Your second basic position allows for 4 more variants beyond those you already gave, indicated by the following diagram:
[FEN "1q6/1q6/1q6/1q6/Q7/K7/8/1k6 w - - 0 1"]
That brings the tally for "basic positions" to 25. Whether that addition makes the list exhaustive or not I'm not completely sure (though I think it does).
In any case, whatever the number of basic positions is, your extrapolation of the total number of positions from there (x2 for the color switch and x8 for transformations of the board) is correct since the symmetry group of the chessboard does indeed have order 8, as confirmed on p.334 of this chapter from the Handbook of Constraint Programming, for instance. (One does need to be careful about overcounting here, though; see below.) So at the moment I'd conjecture that the answer is 25 x 16 = 400.
I'm adding this mathematical digression because I see from your profile that you're interested in pursuing a further study of math. I may not be saying anything here that you aren't already aware of, but here goes anyway.
Note that there are some chess positions which will come out identical under different symmetries of the board. For instance, consider the act of reflecting across the a1-h8 diagonal. That symmetry of the board will generally change a given position, e.g.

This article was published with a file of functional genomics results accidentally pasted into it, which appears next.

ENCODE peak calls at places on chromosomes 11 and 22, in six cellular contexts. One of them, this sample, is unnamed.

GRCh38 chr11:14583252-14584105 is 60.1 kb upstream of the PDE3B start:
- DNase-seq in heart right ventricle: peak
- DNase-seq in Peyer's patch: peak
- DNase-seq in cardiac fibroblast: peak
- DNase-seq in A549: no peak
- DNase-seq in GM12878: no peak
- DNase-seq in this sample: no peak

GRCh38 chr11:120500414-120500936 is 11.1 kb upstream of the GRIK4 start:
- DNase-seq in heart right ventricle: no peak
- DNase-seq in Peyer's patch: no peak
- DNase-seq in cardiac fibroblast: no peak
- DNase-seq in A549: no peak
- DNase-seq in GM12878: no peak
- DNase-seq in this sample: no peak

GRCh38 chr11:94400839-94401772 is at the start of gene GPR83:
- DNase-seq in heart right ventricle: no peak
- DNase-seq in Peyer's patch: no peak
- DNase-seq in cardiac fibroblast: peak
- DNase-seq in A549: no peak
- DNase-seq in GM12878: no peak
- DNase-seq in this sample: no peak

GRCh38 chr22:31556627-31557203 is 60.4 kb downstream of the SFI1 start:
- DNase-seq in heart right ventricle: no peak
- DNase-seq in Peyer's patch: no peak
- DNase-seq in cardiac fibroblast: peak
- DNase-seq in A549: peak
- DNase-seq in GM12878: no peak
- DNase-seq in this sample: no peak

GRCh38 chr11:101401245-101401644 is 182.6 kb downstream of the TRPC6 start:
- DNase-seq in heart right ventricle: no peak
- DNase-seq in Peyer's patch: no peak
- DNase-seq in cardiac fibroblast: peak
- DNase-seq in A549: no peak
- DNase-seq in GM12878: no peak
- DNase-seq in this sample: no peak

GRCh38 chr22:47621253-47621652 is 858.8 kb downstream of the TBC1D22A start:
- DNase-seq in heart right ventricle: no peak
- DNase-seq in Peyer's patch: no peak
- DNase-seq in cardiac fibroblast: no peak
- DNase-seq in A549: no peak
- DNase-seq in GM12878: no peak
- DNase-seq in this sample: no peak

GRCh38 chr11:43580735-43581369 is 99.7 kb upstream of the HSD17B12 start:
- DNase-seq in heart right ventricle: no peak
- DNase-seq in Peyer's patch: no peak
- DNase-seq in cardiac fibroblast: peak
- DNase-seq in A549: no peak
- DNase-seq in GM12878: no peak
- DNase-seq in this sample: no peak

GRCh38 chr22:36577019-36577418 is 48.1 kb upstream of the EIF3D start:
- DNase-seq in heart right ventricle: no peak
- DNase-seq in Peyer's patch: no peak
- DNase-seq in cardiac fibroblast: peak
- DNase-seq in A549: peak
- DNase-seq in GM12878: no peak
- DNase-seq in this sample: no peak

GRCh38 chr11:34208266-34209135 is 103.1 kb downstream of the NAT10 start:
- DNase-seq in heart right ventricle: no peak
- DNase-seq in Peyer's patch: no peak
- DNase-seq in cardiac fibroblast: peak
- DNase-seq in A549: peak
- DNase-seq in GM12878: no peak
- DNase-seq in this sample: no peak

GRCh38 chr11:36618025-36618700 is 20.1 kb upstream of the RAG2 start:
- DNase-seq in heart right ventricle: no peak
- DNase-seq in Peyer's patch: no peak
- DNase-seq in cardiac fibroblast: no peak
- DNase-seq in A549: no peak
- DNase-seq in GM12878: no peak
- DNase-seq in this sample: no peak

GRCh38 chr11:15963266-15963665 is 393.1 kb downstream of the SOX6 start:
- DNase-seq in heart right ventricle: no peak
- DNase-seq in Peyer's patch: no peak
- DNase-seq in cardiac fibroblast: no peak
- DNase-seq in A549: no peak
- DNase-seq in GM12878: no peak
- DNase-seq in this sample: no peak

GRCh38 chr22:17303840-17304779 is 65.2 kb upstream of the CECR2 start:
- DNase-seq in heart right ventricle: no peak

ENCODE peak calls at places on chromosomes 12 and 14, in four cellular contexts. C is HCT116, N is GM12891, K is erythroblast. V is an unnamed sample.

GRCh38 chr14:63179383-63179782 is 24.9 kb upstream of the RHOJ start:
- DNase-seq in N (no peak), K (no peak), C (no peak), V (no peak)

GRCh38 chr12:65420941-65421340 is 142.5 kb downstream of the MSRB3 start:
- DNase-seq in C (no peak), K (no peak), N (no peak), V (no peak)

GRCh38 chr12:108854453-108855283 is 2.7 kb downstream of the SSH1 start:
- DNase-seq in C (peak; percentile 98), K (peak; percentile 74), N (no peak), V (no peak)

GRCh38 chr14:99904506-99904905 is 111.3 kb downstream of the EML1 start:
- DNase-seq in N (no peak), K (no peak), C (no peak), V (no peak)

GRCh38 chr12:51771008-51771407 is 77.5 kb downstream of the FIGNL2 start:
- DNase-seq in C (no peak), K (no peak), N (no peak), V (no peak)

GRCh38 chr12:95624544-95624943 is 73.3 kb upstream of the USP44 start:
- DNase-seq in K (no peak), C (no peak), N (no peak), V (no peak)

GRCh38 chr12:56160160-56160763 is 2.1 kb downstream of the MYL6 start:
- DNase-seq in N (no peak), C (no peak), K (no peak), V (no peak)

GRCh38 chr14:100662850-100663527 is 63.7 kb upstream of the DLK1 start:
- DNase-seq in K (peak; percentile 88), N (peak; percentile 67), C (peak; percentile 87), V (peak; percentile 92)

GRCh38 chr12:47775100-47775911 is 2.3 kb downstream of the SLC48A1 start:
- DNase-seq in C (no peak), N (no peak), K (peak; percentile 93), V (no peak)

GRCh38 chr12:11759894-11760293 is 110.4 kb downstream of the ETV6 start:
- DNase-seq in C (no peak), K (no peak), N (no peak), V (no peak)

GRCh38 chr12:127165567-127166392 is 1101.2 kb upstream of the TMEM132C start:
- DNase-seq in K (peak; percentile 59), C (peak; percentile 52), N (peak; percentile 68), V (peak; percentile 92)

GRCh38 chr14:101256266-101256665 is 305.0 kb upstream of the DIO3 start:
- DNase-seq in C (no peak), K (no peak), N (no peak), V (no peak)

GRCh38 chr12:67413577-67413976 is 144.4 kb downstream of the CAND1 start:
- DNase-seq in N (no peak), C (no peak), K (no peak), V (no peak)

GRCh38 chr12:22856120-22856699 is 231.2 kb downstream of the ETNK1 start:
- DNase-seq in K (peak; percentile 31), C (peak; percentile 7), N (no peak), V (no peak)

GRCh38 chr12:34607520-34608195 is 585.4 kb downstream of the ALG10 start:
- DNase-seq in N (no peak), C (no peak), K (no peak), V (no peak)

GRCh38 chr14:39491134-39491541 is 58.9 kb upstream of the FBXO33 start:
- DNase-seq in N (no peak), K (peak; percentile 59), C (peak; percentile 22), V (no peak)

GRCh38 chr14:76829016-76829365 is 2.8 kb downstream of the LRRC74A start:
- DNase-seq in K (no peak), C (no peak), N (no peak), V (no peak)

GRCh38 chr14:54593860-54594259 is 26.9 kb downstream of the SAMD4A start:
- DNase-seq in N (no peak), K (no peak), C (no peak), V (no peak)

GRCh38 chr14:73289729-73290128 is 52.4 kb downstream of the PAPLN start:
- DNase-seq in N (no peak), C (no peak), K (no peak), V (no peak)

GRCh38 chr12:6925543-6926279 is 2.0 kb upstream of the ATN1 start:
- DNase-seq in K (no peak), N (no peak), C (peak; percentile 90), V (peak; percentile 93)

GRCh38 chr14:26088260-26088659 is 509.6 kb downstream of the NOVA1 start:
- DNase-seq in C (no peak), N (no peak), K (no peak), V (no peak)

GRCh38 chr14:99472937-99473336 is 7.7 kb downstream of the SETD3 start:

But of course some positions (namely those that only have pieces on the a1-h8 diagonal) don't change under that symmetry, e.g. the position
remains unchanged when we reflect across that diagonal.
Because of this sort of behavior, one generally needs to be careful not to overcount in this kind of counting problem. For your problem, that means being sure that none of your basic positions repeats itself under any of the (non-identity) symmetries, so that our "x 16" when obtaining the total number of positions from the number of basic positions isn't overcounting. In the present case, your basic positions are complicated/asymmetric enough that it's intuitively clear none of them will get repeated under these symmetries, so there's nothing to worry about, but in math it's often when things are "intuitively clear" that one needs to be most worried about mistakes. (In fact, there's a saying that if you want to find errors in a mathematical proof, start with anywhere it says, "It is clear that ...")